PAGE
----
Russell, A. J. (2004) 'Traditions in transition : Sanskritization and Yakkhafication in East Nepal.', History and anthropology., 15 (3). pp. 251-261.
Based on fieldwork conducted amongst the Yakkha of East Nepal from 1989-90, this article looks at the similarities and differences in how "tradition" is approached by anthropologists and historians. It focuses on reflexivity, performance and process as key intellectual traditions within both anthropology and history, but takes issue with Hobsbawm's suggestion that "tradition" is the stuff of "modern" societies while "custom" is a feature of "traditional" ones. It also argues for the "construction" rather than "invention" of traditions, by anthropologists as well as by people they study. In the case of the Yakkha, this construction can be seen in the changes in agricultural techniques over the past 150 years, the use of pellet bows by Yakkha men, and the celebrations of the ostensibly Hindu festival of Dasain. Only with hindsight can the 'invented' nature of the Dasain tradition be appreciated; even so, during the research period covered by this article, the rituals that epitomized 'Sanskritization' were simultaneously the subject of 'Yakkhafication', a process reflecting the negotiation, manipulation and subversion of Yakkha identity.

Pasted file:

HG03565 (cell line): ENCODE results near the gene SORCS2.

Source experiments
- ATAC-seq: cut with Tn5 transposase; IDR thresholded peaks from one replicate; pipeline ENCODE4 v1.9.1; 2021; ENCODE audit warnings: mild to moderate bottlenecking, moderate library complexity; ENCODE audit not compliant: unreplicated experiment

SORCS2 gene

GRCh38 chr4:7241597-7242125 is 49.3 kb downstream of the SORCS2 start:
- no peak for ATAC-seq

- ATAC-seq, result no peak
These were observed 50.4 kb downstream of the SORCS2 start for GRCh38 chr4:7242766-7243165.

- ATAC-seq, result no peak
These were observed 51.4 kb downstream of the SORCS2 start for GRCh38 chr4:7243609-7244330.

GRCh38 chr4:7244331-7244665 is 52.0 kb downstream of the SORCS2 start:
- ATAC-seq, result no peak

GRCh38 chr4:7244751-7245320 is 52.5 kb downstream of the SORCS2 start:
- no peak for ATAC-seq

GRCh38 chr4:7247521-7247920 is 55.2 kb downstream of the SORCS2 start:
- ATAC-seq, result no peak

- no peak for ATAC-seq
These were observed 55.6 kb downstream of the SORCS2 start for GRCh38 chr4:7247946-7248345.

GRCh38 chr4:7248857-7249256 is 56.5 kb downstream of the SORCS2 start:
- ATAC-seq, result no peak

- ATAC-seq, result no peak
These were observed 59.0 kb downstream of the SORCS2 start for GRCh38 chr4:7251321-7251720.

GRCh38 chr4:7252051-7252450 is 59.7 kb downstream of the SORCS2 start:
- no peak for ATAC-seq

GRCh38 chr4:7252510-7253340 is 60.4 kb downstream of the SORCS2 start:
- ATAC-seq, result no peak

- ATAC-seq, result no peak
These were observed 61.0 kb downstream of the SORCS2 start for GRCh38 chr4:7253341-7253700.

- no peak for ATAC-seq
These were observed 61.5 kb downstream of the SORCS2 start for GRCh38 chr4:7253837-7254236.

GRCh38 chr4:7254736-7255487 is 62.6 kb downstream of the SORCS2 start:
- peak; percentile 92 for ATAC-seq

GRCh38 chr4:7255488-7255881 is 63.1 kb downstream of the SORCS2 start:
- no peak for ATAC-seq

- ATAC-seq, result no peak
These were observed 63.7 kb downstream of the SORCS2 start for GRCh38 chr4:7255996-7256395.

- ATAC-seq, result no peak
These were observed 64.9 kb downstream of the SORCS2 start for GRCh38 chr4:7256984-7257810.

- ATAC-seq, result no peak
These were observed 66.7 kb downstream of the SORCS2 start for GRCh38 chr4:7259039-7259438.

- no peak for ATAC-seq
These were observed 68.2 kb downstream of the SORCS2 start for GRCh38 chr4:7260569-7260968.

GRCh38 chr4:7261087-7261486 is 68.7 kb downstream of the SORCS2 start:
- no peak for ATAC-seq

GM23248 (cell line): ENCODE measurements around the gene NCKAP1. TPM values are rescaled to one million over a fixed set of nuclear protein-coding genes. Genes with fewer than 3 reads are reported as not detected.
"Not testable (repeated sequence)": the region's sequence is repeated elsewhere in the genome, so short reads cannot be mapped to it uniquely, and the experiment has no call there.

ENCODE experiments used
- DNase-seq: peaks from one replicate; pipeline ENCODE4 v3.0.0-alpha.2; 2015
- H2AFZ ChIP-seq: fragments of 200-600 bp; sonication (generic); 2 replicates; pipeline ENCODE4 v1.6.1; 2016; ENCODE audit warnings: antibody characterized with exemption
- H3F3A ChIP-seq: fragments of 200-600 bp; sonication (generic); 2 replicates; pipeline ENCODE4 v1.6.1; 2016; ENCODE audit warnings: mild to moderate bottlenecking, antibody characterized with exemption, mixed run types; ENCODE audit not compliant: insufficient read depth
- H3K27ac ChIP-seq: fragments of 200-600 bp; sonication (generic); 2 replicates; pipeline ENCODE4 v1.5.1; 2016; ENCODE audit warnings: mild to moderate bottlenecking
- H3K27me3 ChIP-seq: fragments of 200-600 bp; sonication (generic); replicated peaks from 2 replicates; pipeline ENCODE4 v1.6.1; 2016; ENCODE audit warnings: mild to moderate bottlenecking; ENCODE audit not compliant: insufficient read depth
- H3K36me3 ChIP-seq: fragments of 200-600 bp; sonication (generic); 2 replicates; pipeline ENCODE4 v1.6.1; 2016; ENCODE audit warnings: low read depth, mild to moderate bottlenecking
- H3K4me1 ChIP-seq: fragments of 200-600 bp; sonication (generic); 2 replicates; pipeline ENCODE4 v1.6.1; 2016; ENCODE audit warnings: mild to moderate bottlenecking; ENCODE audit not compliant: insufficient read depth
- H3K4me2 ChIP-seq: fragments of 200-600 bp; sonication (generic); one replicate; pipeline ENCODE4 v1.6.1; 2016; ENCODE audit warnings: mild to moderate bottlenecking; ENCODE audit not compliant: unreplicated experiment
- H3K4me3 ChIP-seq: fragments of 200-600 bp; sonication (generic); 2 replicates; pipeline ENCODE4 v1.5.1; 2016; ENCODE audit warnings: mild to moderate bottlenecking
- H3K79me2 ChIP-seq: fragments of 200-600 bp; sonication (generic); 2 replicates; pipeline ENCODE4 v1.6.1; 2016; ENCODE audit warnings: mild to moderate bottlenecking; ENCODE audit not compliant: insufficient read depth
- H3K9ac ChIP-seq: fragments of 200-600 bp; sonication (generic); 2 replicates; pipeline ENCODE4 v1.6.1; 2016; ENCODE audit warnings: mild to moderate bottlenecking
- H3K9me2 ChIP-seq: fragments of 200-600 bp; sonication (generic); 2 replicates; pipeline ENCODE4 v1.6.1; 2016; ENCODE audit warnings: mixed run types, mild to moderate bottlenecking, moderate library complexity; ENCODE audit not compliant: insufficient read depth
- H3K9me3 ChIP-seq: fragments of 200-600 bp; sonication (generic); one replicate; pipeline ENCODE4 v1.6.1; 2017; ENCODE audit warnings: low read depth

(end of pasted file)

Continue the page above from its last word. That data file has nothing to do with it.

|Keywords:||Yakkha, Kiranti, Nepal, Sanskritization, Tradition.|
|Full text:||Full text not available from this repository.|
|Publisher Web site:||http://dx.doi.org/10.1080/0275720042000257458|
|Date accepted:||No date available|
|Date deposited:||No date available|
|Date of first online publication:||January 2004|
|Date first made open access:||No date available|
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